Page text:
Take the time to outline how you will make money with a prospective budget. What throws off many new entrepreneurs is the cost and efforts of marketing. If your name is top-of-mind, you have a greater chance of selling. When obtaining my first teaching job, I was called because my application was on top of the pile. Marketing works the same way. If your name or product is on top, there is a good possibility of you getting the first call and that could translate into a major sale.
Foundation Three: Define your Skills and Create your Job Description. When first embarking on an entrepreneurial venture, skilled entrepreneurs tend to do most everything themselves. In fact, it’s very common for a business owner to go from booking an exciting client appointment to then dumping the office trash. There is nothing wrong with that, by the way! It’s a good reality check.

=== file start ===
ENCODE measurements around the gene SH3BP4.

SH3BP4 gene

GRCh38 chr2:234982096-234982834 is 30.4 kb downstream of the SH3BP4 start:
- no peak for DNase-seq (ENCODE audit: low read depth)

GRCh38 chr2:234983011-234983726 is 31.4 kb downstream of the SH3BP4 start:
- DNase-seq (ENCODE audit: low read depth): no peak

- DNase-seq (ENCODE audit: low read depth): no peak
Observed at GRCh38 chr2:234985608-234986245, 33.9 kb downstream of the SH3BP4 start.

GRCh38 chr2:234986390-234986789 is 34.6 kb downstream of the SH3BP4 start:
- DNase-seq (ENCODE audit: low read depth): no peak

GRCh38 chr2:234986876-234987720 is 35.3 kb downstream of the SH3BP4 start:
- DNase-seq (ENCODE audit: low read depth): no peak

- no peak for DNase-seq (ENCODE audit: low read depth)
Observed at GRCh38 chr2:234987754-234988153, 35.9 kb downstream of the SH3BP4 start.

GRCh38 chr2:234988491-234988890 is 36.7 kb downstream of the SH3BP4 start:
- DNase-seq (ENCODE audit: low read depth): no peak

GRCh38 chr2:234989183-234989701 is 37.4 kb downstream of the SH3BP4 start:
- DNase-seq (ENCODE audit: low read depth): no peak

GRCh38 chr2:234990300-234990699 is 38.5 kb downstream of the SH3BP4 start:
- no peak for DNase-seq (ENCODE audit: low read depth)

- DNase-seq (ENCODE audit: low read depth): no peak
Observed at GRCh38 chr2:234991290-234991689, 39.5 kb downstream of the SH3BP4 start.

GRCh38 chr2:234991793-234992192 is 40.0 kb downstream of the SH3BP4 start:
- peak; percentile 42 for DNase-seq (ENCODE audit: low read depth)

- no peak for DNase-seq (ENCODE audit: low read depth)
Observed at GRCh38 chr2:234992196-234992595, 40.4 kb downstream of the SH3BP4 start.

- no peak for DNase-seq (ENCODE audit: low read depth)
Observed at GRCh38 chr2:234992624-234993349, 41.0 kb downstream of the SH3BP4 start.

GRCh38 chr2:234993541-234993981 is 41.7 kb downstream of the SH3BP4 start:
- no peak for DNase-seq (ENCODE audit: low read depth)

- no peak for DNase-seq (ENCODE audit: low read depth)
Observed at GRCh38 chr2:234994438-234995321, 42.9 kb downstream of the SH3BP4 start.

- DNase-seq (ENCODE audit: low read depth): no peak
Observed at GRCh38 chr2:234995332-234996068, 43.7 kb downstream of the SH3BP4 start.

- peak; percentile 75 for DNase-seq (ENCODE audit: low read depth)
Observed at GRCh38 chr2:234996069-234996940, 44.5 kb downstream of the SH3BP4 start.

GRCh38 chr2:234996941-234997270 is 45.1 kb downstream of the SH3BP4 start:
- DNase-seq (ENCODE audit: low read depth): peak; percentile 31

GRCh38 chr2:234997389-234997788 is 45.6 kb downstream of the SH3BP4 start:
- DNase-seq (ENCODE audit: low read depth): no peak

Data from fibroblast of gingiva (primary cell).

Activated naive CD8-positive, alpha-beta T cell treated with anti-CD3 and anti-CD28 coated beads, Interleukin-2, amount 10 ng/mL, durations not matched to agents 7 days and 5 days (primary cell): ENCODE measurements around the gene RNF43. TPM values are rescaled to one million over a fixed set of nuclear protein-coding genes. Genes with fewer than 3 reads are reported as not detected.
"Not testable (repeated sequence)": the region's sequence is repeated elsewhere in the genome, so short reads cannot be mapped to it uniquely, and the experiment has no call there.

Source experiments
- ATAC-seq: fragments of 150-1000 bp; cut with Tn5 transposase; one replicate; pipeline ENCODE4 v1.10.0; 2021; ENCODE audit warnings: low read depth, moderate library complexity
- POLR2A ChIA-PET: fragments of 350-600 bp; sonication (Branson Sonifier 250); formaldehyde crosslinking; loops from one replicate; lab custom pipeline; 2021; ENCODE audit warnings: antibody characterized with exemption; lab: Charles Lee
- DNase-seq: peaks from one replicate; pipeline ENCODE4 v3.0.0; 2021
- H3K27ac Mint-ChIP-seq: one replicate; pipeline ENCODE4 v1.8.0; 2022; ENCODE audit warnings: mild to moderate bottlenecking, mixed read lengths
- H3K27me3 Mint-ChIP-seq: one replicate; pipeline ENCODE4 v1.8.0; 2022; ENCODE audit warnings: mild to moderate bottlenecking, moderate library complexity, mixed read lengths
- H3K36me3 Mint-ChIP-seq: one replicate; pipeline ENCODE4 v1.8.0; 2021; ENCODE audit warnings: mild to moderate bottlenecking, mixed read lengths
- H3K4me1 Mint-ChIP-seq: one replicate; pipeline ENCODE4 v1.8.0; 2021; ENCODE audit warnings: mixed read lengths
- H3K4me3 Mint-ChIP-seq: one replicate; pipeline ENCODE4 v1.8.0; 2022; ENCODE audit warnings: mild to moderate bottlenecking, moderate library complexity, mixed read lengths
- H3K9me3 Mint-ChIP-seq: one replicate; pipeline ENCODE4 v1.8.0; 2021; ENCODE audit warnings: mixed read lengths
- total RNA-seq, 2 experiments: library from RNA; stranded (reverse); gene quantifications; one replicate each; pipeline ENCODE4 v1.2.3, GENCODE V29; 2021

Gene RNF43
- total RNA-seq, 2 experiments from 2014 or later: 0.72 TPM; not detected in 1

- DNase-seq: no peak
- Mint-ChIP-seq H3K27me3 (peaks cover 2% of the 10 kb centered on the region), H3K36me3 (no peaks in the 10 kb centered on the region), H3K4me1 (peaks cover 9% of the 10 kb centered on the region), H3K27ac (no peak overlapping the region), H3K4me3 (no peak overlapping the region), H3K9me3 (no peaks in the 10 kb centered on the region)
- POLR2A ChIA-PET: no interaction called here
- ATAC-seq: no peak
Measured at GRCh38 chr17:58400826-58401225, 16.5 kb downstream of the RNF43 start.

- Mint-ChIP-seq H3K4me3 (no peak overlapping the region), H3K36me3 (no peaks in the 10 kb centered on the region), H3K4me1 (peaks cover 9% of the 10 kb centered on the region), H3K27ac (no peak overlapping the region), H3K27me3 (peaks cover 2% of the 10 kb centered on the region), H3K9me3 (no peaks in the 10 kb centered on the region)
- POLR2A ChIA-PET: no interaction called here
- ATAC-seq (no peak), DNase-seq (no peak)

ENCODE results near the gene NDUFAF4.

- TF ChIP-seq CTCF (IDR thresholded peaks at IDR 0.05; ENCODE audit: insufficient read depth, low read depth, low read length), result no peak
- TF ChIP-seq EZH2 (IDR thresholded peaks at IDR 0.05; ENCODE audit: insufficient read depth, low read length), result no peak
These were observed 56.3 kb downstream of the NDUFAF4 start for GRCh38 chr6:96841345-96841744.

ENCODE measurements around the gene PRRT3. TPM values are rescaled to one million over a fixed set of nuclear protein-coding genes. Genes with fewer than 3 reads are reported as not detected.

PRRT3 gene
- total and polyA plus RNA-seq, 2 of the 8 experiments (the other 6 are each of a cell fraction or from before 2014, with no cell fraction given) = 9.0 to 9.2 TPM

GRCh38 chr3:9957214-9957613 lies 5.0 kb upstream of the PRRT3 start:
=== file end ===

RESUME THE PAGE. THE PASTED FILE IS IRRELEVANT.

But as your business grows, the parameters of your job need to be set. I have shared very openly that I surround myself with those who have organizational skills that will complement my visionary skills. In fact, I need those people! One of my personal drawbacks is that I don’t want to overwhelm those who come along side my efforts. However, with their skills, they are not overwhelmed—they’re energized! I have to remind myself that fact often!
Foundation Four: Figure out your Profit Needs and Projection. This builds off of Foundation Two with getting your finances in order. After you’ve figured out the prospective profitability of your business and what it will take to market it, you can determine areas that will help you scale. Take another good look at your budget and living expenses to make sure you can still live comfortably.